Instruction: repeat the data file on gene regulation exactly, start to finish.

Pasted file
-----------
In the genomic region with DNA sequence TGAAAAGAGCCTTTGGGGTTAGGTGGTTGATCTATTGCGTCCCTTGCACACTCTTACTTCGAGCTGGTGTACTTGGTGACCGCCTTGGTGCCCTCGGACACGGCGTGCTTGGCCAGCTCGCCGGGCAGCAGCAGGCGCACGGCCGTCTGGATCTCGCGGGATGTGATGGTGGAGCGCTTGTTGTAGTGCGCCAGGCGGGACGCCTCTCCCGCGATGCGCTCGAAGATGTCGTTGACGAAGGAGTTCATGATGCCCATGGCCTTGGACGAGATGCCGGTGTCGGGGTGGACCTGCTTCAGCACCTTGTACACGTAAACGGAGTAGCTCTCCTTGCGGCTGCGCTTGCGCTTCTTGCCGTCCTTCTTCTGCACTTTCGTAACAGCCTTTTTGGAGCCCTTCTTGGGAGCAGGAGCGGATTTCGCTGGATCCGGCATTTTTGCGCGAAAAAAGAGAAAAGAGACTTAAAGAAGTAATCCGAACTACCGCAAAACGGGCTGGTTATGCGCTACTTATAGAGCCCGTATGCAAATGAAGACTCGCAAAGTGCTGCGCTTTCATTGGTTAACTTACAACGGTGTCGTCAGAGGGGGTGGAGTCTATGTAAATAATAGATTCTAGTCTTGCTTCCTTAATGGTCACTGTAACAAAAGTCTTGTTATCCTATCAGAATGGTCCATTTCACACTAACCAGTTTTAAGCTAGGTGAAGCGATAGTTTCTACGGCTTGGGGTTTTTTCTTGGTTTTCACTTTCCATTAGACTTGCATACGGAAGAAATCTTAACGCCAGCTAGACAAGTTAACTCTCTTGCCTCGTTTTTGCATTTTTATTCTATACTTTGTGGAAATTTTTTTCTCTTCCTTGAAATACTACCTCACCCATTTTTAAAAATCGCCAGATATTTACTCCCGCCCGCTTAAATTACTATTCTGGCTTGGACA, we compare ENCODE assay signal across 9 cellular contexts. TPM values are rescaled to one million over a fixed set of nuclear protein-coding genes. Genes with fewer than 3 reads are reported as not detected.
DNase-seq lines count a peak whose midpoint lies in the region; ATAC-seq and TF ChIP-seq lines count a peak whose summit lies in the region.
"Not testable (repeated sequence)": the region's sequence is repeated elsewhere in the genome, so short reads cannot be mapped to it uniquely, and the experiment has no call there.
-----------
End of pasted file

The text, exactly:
In the genomic region with DNA sequence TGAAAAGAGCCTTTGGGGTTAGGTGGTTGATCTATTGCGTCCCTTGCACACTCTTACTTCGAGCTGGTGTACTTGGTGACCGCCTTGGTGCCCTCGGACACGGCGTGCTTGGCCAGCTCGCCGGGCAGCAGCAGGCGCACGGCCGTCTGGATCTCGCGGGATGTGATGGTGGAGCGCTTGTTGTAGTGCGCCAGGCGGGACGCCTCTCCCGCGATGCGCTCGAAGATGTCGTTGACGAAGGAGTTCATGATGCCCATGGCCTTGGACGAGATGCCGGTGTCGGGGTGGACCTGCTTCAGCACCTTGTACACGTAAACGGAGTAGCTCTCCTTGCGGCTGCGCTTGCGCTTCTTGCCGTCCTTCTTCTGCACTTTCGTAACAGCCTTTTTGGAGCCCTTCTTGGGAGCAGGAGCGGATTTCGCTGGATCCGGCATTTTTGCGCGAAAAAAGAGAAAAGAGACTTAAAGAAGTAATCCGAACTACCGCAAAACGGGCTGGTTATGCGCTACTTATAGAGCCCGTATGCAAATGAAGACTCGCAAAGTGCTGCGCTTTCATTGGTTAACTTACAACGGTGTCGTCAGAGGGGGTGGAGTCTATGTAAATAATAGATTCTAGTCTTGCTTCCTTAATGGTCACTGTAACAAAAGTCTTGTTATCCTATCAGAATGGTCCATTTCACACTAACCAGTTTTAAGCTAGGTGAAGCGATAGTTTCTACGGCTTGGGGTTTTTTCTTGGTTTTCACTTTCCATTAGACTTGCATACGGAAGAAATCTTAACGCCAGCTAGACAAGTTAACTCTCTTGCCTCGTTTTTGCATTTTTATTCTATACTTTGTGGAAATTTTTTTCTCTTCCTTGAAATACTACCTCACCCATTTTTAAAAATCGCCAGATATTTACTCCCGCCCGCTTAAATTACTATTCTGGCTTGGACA, we compare ENCODE assay signal across 9 cellular contexts. TPM values are rescaled to one million over a fixed set of nuclear protein-coding genes. Genes with fewer than 3 reads are reported as not detected.
DNase-seq lines count a peak whose midpoint lies in the region; ATAC-seq and TF ChIP-seq lines count a peak whose summit lies in the region.
"Not testable (repeated sequence)": the region's sequence is repeated elsewhere in the genome, so short reads cannot be mapped to it uniquely, and the experiment has no call there.